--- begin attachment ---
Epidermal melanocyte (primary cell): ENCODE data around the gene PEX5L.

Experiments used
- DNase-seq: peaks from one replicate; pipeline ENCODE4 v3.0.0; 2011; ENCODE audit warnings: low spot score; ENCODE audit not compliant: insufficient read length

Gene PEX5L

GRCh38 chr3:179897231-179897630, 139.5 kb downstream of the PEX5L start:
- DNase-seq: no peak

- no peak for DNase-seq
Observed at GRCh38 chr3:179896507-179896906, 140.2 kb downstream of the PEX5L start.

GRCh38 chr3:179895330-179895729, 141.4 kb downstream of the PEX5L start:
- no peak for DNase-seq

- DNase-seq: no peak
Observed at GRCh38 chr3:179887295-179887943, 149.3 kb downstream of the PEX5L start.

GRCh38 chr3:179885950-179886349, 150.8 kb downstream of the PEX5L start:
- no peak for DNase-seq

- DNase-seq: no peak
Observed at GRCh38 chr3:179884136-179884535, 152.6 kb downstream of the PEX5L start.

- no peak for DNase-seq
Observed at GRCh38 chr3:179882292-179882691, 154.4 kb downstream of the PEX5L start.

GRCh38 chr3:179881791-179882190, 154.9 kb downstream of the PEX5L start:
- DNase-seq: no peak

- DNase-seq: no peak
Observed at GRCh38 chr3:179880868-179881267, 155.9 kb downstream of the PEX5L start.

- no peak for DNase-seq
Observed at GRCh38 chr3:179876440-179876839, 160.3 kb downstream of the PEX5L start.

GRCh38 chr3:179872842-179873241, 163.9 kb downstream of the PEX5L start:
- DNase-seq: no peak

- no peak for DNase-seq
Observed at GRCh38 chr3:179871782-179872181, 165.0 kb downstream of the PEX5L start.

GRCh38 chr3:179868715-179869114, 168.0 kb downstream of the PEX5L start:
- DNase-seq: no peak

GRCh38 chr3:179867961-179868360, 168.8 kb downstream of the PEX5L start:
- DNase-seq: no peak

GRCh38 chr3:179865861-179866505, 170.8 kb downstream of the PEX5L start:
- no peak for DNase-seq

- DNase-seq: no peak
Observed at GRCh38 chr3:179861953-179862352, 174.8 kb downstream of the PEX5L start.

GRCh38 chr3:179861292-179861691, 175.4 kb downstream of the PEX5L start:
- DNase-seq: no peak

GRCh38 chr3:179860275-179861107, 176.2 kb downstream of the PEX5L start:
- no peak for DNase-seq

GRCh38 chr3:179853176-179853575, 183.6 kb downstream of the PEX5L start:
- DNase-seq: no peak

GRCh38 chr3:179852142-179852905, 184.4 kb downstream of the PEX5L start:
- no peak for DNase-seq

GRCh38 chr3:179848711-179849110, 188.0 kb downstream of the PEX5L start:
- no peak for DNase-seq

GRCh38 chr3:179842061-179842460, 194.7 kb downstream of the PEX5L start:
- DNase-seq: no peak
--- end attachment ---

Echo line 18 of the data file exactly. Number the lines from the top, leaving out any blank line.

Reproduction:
Observed at GRCh38 chr3:179882292-179882691, 154.4 kb downstream of the PEX5L start.